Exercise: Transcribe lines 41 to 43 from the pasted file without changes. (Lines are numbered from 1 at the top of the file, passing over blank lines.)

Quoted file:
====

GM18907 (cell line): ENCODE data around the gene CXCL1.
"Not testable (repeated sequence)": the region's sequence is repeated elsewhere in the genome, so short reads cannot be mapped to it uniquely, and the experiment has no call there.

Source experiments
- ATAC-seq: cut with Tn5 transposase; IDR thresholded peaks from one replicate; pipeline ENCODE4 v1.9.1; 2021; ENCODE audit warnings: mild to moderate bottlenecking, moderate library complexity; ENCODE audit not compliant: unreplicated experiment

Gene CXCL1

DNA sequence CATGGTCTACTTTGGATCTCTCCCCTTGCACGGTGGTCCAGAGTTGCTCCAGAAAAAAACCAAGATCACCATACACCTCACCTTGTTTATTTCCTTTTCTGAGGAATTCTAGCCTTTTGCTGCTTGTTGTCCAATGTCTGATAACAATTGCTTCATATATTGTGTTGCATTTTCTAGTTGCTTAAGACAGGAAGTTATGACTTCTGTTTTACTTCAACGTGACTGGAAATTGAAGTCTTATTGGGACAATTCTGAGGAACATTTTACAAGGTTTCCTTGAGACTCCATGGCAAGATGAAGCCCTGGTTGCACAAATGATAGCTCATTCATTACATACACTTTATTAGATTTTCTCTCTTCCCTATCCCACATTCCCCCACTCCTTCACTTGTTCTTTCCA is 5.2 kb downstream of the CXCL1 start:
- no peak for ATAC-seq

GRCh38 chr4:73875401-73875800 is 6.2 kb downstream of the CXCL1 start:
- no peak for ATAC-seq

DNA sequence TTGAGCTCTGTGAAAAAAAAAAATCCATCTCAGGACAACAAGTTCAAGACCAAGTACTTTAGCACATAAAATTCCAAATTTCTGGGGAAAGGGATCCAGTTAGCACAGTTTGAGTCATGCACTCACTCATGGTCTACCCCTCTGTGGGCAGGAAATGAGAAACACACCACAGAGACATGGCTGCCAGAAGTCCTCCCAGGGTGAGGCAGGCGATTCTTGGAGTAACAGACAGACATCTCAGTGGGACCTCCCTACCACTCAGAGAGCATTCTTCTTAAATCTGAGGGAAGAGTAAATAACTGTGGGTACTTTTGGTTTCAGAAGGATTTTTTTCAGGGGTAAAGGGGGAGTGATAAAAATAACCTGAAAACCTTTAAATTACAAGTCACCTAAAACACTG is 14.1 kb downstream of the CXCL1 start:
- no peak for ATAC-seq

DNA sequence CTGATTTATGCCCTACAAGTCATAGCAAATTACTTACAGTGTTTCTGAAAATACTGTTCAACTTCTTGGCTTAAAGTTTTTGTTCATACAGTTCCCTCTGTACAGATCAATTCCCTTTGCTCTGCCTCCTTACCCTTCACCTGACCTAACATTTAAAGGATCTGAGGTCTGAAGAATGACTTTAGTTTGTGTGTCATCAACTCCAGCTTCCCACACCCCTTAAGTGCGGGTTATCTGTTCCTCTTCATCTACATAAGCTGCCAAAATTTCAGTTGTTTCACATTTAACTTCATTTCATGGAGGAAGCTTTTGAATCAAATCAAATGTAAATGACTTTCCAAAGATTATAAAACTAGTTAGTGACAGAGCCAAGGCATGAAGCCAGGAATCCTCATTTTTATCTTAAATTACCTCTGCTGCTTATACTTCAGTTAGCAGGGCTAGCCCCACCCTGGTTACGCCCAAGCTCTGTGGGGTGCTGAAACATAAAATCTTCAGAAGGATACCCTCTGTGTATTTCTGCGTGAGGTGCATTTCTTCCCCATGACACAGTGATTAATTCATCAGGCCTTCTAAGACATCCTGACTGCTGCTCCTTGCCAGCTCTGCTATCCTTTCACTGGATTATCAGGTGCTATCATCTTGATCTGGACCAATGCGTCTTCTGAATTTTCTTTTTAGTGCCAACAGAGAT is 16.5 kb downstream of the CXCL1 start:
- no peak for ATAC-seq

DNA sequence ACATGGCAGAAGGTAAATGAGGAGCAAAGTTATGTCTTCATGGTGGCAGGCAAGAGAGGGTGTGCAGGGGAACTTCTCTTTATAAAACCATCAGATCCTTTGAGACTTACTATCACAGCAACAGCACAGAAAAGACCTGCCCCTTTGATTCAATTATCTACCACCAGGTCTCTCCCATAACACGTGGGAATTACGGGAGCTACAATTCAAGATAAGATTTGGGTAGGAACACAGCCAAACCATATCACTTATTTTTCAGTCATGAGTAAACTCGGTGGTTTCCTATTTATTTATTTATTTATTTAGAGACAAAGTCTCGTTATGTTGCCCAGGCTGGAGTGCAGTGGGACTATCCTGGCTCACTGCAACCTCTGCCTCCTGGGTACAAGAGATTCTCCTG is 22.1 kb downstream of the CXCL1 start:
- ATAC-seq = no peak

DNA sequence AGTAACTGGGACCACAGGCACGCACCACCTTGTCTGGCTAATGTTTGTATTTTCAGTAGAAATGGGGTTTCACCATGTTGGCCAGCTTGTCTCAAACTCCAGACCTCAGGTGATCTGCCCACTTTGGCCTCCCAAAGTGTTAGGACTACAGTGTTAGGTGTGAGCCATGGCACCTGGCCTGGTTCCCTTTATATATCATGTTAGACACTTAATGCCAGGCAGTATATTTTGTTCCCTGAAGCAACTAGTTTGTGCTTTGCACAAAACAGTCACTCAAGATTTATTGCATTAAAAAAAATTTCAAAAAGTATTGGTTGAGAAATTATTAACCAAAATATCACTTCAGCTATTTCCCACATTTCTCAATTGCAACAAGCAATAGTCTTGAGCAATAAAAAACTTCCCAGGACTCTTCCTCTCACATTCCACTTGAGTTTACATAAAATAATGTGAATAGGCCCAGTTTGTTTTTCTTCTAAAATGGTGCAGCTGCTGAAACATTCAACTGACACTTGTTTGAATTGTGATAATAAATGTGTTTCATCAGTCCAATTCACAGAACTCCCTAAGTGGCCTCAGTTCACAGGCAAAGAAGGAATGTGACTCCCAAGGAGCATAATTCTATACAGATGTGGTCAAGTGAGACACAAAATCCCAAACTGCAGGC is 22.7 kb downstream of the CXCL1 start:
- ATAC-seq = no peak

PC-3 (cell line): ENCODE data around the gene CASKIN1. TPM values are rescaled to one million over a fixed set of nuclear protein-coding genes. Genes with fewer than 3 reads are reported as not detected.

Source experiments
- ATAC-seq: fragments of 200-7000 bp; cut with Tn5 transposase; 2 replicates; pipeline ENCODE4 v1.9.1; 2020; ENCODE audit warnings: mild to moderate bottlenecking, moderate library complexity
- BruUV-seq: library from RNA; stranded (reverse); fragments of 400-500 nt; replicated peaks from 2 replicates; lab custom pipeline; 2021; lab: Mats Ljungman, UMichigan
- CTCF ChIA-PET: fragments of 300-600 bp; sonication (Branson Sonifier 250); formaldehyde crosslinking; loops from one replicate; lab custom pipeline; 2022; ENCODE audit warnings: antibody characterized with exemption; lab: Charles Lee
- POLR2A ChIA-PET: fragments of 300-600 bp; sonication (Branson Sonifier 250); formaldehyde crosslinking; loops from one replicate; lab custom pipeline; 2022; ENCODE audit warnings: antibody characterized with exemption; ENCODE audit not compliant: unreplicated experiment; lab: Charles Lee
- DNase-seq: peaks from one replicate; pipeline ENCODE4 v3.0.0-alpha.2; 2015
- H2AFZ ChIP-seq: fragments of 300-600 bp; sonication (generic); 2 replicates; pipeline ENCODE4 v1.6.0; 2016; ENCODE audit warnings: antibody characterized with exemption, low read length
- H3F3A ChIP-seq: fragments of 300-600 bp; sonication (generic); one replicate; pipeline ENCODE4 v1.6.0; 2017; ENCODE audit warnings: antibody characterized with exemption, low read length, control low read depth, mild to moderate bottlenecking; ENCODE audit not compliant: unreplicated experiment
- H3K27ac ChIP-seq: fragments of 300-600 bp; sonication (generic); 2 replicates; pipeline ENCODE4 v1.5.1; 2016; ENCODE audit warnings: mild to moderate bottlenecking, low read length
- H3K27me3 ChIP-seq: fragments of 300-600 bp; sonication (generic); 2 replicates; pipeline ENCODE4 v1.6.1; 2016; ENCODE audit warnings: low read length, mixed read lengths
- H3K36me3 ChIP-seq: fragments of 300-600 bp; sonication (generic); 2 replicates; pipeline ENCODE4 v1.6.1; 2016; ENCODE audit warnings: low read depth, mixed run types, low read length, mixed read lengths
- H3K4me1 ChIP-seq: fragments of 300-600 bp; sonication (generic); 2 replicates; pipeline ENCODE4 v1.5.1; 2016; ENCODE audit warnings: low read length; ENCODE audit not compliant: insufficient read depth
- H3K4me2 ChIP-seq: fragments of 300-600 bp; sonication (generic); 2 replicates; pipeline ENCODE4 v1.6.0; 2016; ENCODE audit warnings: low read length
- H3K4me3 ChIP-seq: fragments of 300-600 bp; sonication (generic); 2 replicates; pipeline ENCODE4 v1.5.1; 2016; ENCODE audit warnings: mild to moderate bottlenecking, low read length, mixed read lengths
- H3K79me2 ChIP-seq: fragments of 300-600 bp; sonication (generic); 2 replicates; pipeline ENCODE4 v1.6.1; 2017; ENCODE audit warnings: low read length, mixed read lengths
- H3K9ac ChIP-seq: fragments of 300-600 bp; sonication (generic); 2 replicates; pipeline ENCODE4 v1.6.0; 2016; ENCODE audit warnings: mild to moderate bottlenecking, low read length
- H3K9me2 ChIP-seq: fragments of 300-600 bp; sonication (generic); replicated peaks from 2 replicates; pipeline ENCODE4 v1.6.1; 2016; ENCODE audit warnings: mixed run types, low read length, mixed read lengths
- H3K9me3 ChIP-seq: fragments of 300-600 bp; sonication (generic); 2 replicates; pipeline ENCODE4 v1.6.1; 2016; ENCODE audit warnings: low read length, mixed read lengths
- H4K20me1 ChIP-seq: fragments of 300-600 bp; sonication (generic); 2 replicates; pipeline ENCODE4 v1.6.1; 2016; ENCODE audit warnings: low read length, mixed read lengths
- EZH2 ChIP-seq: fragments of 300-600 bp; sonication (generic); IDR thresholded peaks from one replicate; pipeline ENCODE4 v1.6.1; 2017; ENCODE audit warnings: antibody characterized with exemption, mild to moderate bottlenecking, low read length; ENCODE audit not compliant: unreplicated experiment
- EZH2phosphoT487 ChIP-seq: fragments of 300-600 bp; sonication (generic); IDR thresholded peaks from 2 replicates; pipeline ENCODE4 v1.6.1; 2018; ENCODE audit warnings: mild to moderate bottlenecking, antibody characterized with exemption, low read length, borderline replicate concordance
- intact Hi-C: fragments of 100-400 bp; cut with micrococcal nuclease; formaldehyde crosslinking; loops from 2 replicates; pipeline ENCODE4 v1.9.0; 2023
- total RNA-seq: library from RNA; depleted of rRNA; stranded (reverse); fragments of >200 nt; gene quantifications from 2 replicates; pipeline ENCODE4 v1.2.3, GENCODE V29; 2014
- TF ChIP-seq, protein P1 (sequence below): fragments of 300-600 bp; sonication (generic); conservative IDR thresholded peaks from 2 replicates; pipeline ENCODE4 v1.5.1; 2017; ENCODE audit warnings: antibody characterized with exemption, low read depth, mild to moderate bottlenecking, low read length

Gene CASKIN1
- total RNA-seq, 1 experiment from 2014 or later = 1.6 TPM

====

- total RNA-seq: library from RNA; depleted of rRNA; stranded (reverse); fragments of >200 nt; gene quantifications from 2 replicates; pipeline ENCODE4 v1.2.3, GENCODE V29; 2014
- TF ChIP-seq, protein P1 (sequence below): fragments of 300-600 bp; sonication (generic); conservative IDR thresholded peaks from 2 replicates; pipeline ENCODE4 v1.5.1; 2017; ENCODE audit warnings: antibody characterized with exemption, low read depth, mild to moderate bottlenecking, low read length

Gene CASKIN1